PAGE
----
The Magic of Soy Curls

Carolina soy curls with salad and potatoes. Photo by mollyjade. Licensed under creative commons

Have you heard of soy curls? Wheatsville Coop just started carrying them (I’m taking all the credit for this since I requested them. So what if 20 other people did, too?) If you haven’t used soy curls before and you live within driving distance of Wheatsville Coop in Austin or Ann’s Health Food and Market in Dallas or Waxahachie, buy some ASAP. Otherwise, they can be bought from the Butler Soy Curl website. If you go in with a group of friends so you can split the shipping, they can be very cheap.

So what are soy curls? They’re similar to textured vegetable protein (TVP), except they’re better in every way. To start with, TVP is made from defatted soy flour. When oil is extracted from soy beans, what’s left is a flour made up of the protein and carbohydrate of the soybeans. This is just formed into TVP shape. Soy curls are made from whole soy beans, so you’re getting a less processed product.

Also, TVP has a beany taste. Often this can be covered up with strong flavors (or maybe some people like that taste?). I think soyrizo made from TVP is pretty delicious, but any recipe less flavorful tastes off to me. Soy curls, on the other hand, don’t have any beany taste. That means they can handle more delicate flavors.

And finally, TVP chunks look like dog food. Don’t tell me you have noticed! Soy curls look like food meant for humans.

But really the best part about them (and this is mostly true for TVP, too) is how versatile and easy to use they are. Just rehydrate with vegetable broth or something similar, and you can use them in just about any type of cuisine.

I realize this all sounds like an infomercial, but well, I love soy curls like Vince loves his nuts. So, if you pick up your phones now, you’ll also receive these free ideas about how to use your shiny new soy curls.

Barbecue soy curl sandwich. Photo by mollyjade. Licensed under creative commons

  • Add a few handfuls of soy curls to a saucepan. I usually go for one or two handfuls per person. Cover 1/2 way with your favorite barbecue sauce and the rest of the way with water. Simmer until all the liquid has been absorbed. Then serve with cole slaw on a sandwich. The whole meal can easily be made in half an hour.
  • Rehydrate soy curls in your favorite broth for about five minutes. Squeeze out as much liquid as you can (you can reuse the broth in soup). Saute in oil with fajita seasonings, then serve with tortillas and all the fixings.
  • Rehydrate soy curls in your favorite broth for about five minutes. Squeeze out as much liquid as you can. Chop, and then use in your favorite chicken salad recipe.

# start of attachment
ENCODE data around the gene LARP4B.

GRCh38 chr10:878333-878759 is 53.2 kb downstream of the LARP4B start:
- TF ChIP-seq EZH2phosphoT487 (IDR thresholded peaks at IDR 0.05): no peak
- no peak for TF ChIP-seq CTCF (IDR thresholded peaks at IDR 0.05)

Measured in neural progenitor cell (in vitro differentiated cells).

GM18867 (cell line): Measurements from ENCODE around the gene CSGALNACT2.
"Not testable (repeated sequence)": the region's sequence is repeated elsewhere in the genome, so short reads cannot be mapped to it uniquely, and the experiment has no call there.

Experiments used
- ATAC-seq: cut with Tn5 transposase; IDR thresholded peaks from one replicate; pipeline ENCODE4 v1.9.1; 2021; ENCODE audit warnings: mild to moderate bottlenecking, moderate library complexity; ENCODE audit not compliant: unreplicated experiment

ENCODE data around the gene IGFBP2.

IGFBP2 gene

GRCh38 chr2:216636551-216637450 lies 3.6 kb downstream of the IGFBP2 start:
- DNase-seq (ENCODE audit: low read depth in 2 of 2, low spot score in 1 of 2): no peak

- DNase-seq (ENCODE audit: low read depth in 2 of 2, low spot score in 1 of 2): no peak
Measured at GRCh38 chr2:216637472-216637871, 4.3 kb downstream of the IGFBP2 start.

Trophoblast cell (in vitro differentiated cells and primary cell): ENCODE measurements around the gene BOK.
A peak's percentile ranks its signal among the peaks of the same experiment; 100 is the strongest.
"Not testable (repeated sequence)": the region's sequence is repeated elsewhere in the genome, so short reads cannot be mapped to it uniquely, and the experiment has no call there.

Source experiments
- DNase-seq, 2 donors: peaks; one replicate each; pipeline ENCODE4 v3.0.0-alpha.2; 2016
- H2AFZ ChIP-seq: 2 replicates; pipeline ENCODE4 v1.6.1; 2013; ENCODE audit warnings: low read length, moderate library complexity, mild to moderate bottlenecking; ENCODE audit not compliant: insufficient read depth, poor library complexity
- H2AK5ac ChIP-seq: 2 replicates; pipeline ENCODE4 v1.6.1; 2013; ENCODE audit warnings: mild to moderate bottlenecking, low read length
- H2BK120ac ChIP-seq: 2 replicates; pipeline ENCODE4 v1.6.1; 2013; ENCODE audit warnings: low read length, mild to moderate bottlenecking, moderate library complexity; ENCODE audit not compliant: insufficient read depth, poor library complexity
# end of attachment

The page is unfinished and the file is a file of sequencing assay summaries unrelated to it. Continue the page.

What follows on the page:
• You’ll notice that soy curls might crumble in the package a bit, but don’t fret about it. Toss any leftover bits at the bottom on the package into a pot of soup with carrots, celery, and noodles and you’ll have super easy chick’n noodle soup.
  • Check out Vegan Diner and Vegan Brunch for recipes that use soy curls. The smokey soy curls in Vegan Diner are vaguely reminiscent of barbecue or bacon and totally delicious. And the Courico Tacos in Vegan Brunch are indescribable.

11 thoughts on “The Magic of Soy Curls

  1. we ordered 6 bags from butlers and we are getting burned out on soy curl tacos, so thanks for the other ideas! and that’s awesome that wheatsville carries them now :)

  2. I use Soy Curls, broken up a bit, instead of TVP in the Vegan Diner chili. Very nice. I love that chili. Deeply complex flavor and not too much heat.

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  4. I just ordered some soy curls because I found them intriguing and I wasn’t sure what I was going to do with them- BBQ it is!! Thanks for the ide!a!!

  5. Thanks for bringing Soy Curls to Wheatsville! I got some the other day after seeing them in the store, had never heard of them before. I’ve been soaking with a veggie faux chicken broth and seasoning with Hudson’s Bay Beef Spice from the Savory Spice Shop, cooking either in a skillet or in the wave, and throwing in a tortilla or sandwich or over rice with what ever else sounds good, like BBQ sauce and veggies. Yum! I find that squeezing out liquid and letting them sit in the fridge a bit before heating makes them taste even better, and they aren’t bad cold the next day. Way better than TVP. Can’t wait to try in some other dishes and see how they fare.

  6. I have used soy curls in white “chicken” chili and also a sesame soy curls with broccoli that I got from veganbelly. I really like the texture of soy curls.

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